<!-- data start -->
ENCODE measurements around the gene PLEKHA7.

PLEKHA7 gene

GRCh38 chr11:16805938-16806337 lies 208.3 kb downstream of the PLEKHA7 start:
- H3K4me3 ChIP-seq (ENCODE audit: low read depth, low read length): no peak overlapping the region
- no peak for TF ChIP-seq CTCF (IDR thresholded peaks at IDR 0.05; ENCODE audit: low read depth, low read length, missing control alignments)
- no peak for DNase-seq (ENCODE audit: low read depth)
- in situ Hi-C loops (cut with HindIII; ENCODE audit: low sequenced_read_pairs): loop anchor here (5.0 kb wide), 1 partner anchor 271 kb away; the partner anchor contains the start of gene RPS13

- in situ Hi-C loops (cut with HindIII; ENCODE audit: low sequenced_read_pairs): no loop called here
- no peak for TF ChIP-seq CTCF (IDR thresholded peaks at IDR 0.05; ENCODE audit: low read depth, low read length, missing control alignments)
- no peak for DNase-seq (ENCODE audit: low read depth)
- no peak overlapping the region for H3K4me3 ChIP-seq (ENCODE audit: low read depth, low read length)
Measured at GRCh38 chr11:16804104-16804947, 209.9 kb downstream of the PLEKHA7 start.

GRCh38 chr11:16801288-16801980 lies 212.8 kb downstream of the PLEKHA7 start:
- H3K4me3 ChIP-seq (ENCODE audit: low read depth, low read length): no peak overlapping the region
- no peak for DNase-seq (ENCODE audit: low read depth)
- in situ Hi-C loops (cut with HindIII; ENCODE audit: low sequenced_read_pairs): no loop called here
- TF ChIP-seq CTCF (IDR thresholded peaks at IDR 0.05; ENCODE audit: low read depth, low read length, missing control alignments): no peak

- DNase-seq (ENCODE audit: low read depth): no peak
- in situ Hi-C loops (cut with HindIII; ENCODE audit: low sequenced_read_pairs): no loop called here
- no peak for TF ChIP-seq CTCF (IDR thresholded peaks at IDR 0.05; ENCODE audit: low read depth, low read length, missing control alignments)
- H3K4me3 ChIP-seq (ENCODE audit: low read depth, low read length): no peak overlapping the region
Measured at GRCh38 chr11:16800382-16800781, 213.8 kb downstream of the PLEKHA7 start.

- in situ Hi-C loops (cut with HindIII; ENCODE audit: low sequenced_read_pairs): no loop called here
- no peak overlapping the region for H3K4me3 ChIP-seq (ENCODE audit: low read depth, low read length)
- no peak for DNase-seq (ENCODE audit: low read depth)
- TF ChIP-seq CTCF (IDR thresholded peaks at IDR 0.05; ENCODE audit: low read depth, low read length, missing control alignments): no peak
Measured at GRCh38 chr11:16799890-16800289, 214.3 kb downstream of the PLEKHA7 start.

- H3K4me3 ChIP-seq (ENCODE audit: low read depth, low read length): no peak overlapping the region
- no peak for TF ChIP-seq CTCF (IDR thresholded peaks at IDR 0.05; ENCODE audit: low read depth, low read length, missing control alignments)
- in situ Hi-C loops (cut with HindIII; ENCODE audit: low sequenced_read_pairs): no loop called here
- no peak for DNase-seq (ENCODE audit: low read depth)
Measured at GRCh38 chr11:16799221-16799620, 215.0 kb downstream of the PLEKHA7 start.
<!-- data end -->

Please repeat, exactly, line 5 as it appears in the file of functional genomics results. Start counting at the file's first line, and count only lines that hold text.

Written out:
- no peak for TF ChIP-seq CTCF (IDR thresholded peaks at IDR 0.05; ENCODE audit: low read depth, low read length, missing control alignments)